Health Canada approves first serological test for COVID-19 immunity

A medical worker handles blood samples as part of serological tests for COVID-19 on May 6, 2020 at the laboratory of the Tor Vergata Covid hospital in Rome, during the country's lockdown aimed at curbing the spread of the COVID-19 infection, caused by the novel coronavirus. (Photo by Tiziana FABI / AFP) (Photo by TIZIANA FABI/AFP via Getty Images)
A medical worker handles blood samples as part of serological tests for COVID-19 on May 6, 2020 at the laboratory of the Tor Vergata Covid hospital in Rome, during the country's lockdown aimed at curbing the spread of the COVID-19 infection, caused by the novel coronavirus. (Photo by Tiziana FABI / AFP) (Photo by TIZIANA FABI/AFP via Getty Images)

Health Canada has authorized the first serological test, which will be able to detect antibodies for COVID-19.

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“Serological testing will contribute to a better understanding of whether people who have been infected by COVID-19 are immune to the virus,” the statement from the government agency reads. “Further research will also help us fully understand the relationship between positive antibody tests and protection against re-infection.”

The LIAISON test from DiaSorin, an Italian-based multinational biotechnology company, was authorized for use by the U.S. Food and Drug Administration last month.

“We started to work on an immunodiagnostic test to respond to the increasing need to conduct epidemiological investigations to establish the percentage of the population exposed to the virus in the absence of a diagnosis performed with molecular tests on a swab,” Fabrizio Bonelli, chief scientific officer of DiaSorin, said in a statement in early April.

Health Canada states that under the leadership of Canada's COVID-19 Immunity Task Force, at least one million Canadian blood samples will be collected and tested over the next two years as a way to track the virus in the general population. This includes identifying specific groups that are at a “greater risk” of having been infected, particularly seniors and healthcare workers.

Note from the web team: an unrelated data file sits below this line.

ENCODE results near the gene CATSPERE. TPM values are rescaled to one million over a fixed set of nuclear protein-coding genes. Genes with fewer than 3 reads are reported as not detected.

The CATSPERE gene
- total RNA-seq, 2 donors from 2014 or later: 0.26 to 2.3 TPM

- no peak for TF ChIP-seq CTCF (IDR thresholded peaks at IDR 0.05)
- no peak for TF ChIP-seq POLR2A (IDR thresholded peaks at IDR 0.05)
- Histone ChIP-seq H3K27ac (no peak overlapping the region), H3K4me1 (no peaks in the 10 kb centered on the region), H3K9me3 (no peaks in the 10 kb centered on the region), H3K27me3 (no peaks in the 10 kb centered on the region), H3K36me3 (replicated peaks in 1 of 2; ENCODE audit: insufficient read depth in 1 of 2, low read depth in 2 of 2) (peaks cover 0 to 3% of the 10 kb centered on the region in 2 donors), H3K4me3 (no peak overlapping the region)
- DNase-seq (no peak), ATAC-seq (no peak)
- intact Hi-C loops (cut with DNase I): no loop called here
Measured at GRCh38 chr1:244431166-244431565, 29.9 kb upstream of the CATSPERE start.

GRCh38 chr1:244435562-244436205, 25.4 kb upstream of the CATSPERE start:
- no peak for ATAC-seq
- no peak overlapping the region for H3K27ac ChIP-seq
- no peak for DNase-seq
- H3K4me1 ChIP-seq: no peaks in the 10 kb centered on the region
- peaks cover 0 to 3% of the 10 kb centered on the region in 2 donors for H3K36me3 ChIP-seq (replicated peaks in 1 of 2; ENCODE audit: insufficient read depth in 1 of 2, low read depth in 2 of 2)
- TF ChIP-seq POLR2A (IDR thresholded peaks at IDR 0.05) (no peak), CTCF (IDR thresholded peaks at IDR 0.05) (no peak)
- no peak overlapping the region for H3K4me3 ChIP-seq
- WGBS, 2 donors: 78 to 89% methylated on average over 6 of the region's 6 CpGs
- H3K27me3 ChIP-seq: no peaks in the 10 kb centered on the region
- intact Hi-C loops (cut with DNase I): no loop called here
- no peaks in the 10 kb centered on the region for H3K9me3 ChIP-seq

Dr. Theresa Tam, Canada’s chief public health officer, said Wednesday that the task force is working to implement this testing “in a matter of the next couple of week.”

“This is a critical step for the work of the Immunity Task Force,” Prime Minister Justin Trudeau said. “These tests will help us better understand immunity against the virus and how it spreads, so we can keep Canadians safe and healthy.”

Health experts across Canada have recognized that serological testing is an important component for understanding COVID-19 immunity.

“We know that people who are infected will develop some kind of antibody response,” Dr. Tam said on Apr. 27., adding that the level of immunity and how long it will last is still in question globally.

On Wednesday, Dr. Tam stressed that there are still questions globally about COVID-19 immunity, including how long it lasts, and these tests detecting antibodies days or weeks after infection will be an important component of that research.

She added that Health Canada is closely monitoring how the tests perform and their sensitivity for detecting antibodies specific to COVID-19.

“We want the top quality immunity test identified,” Dr. Tam said.

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